# Probability word problem

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63% of people are happy. Pick 10 people randomly.
a) What are the odds that 8 of them are happy?
b) What are the odds that at least 2 of them are happy?

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Is this a homework question? What have you tried so far?

This is a question related to the Bernoulli and Binomial distributions, so you may want to check those out if you haven't already. You could also look at probability trees to give you some intuition, though actually solving problems with them gets messy. There is a simple formula to solve this, but just using it doesn't help understanding.

I'm assuming you are sampling from an infinite population - it's different if sampling from a finite population. Do you know which - do you understand the difference?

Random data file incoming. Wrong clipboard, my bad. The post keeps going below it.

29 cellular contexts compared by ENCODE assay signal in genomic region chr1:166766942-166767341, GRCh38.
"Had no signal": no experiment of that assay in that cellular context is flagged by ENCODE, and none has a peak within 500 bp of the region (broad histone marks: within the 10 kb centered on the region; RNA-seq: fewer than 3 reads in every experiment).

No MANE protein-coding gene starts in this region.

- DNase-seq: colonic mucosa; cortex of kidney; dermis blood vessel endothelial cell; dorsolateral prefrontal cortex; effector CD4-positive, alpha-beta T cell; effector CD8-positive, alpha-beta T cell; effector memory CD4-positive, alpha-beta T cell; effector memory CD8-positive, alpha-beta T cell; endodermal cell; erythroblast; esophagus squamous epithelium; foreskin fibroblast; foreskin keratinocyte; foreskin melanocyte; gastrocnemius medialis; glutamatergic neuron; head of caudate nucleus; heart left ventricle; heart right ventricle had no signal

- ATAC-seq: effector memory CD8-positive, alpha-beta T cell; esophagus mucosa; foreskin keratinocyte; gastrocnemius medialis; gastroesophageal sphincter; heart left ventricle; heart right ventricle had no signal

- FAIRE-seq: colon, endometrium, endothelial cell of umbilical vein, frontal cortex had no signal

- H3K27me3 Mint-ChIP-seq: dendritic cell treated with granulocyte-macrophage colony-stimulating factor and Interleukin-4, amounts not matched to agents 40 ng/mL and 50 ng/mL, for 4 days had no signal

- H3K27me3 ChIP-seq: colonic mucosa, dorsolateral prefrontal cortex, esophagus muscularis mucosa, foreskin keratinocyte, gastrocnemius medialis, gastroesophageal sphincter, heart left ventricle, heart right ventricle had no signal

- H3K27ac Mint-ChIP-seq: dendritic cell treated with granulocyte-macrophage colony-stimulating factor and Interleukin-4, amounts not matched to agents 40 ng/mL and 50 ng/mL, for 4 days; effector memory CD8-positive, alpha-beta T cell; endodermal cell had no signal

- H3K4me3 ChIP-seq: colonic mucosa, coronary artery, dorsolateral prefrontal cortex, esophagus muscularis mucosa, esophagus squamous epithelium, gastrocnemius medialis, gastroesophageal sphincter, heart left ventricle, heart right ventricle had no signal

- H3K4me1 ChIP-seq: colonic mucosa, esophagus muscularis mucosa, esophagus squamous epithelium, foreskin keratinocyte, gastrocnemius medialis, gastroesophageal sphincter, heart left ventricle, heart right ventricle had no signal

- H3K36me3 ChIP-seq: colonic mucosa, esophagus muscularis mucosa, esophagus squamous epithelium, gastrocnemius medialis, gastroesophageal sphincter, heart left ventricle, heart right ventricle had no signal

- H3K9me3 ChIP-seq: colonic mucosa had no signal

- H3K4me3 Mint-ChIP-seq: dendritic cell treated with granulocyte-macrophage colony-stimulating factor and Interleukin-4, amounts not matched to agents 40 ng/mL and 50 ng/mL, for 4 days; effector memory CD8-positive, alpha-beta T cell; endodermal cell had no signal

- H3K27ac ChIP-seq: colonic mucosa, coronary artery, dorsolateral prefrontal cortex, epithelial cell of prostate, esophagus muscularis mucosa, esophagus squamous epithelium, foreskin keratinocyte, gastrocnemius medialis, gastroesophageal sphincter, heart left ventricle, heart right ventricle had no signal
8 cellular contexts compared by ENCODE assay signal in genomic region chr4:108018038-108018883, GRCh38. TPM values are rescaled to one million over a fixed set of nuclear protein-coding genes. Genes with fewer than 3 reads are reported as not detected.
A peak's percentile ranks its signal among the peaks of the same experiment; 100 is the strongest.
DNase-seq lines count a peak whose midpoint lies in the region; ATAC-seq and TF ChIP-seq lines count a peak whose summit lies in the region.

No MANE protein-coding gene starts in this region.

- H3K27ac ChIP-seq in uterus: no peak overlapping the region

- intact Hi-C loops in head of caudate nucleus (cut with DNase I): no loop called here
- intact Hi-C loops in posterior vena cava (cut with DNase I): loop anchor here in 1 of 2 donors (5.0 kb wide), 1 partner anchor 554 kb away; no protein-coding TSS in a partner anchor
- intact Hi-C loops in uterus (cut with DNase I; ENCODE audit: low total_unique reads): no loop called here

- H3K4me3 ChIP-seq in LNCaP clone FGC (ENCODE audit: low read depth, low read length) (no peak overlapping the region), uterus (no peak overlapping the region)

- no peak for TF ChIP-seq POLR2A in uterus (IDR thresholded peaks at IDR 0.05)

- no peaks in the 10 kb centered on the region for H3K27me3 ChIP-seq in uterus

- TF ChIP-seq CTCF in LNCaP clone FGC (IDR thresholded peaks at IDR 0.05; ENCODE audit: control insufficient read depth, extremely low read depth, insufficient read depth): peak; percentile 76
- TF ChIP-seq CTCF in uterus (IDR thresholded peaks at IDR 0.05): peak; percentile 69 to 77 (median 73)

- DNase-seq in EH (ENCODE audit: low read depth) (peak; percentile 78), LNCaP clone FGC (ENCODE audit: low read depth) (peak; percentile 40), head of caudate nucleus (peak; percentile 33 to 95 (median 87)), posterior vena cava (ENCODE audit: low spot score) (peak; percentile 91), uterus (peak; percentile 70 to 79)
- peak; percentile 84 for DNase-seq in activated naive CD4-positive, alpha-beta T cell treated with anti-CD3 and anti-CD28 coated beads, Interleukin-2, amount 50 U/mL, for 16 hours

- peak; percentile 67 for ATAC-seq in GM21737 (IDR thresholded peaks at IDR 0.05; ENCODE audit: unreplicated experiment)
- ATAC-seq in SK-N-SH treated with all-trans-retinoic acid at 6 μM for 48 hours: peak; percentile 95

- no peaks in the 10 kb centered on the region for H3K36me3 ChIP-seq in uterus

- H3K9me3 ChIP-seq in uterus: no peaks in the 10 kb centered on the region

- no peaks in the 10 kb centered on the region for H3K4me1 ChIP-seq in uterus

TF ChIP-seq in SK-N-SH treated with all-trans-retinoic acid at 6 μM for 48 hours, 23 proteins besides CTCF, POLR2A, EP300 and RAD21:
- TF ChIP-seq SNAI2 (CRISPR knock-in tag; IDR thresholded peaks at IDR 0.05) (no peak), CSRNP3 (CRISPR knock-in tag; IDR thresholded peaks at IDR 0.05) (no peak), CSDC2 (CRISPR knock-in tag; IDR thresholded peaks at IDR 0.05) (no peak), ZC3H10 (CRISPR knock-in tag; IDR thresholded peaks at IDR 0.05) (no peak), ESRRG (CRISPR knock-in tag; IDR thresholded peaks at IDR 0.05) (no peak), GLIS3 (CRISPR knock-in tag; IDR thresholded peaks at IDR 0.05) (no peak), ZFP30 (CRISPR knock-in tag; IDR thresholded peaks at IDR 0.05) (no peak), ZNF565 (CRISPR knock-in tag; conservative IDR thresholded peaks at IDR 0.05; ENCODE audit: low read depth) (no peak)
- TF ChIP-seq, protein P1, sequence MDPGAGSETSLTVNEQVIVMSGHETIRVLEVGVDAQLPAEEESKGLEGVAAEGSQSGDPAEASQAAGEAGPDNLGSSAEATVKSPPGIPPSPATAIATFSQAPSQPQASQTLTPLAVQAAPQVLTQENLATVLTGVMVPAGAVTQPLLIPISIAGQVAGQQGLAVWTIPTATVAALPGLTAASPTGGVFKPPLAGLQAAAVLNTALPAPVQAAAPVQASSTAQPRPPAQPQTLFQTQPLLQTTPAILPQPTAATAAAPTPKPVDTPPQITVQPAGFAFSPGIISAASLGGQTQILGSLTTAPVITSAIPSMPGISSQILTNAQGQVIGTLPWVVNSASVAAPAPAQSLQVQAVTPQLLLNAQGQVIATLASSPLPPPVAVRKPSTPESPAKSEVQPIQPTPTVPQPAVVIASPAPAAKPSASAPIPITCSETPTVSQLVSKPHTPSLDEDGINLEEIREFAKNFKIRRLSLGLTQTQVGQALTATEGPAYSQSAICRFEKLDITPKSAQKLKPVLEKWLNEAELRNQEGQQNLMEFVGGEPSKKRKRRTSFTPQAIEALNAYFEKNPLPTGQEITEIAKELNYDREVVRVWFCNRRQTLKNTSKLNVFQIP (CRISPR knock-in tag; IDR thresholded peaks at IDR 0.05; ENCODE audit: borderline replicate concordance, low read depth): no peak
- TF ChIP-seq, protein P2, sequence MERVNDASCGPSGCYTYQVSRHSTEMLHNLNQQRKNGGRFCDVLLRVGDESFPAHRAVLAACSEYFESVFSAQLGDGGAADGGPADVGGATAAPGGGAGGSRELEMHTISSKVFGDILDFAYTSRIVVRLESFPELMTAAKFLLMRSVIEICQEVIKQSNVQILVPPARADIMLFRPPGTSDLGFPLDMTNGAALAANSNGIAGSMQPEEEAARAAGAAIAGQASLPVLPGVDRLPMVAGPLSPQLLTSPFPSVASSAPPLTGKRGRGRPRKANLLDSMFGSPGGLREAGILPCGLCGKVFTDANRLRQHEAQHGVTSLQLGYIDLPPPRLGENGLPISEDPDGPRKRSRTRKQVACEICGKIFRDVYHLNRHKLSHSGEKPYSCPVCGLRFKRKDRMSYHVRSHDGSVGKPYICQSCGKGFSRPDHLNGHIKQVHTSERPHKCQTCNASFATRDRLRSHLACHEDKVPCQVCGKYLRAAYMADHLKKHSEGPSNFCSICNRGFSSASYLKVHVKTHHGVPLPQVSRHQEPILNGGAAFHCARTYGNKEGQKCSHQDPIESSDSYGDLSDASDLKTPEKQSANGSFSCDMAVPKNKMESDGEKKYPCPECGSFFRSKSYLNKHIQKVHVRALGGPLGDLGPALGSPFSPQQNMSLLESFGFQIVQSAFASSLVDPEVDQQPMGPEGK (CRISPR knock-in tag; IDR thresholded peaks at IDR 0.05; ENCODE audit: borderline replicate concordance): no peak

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63% of people are happy. Pick 10 people randomly.

a) What are the odds that 8 of them are happy?

b) What are the odds that at least 2 of them are happy?

Have you ever taken a class in probability? If you did then you should have learned about the "binomial probability distribution". It is called "binomial" because there are two possible outcomes. Often those are called "success" and "failure"- here they are "happy" and "unhappy". If the probability of "success" is p then the probability of "failure" is 1- p and the probability of k "successes" and n- k "failures" in n "trials" is $\frac{n!}{k!(n-k)!}p^k (1- p)^{n-k}$.

"At least 2 happy" is the same as "not only 0 or 1 happy" so the probability that "at least 2 are happy" is 1 minus (the probability none are happy times the probability that 1 is happy).

Edited by Country Boy

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Hello

will the solution be different if we choose the people all together or 1 by 1? I think it wouldnt

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As long as the independence assumption still holds. Maybe some people aren't happy if picked together.

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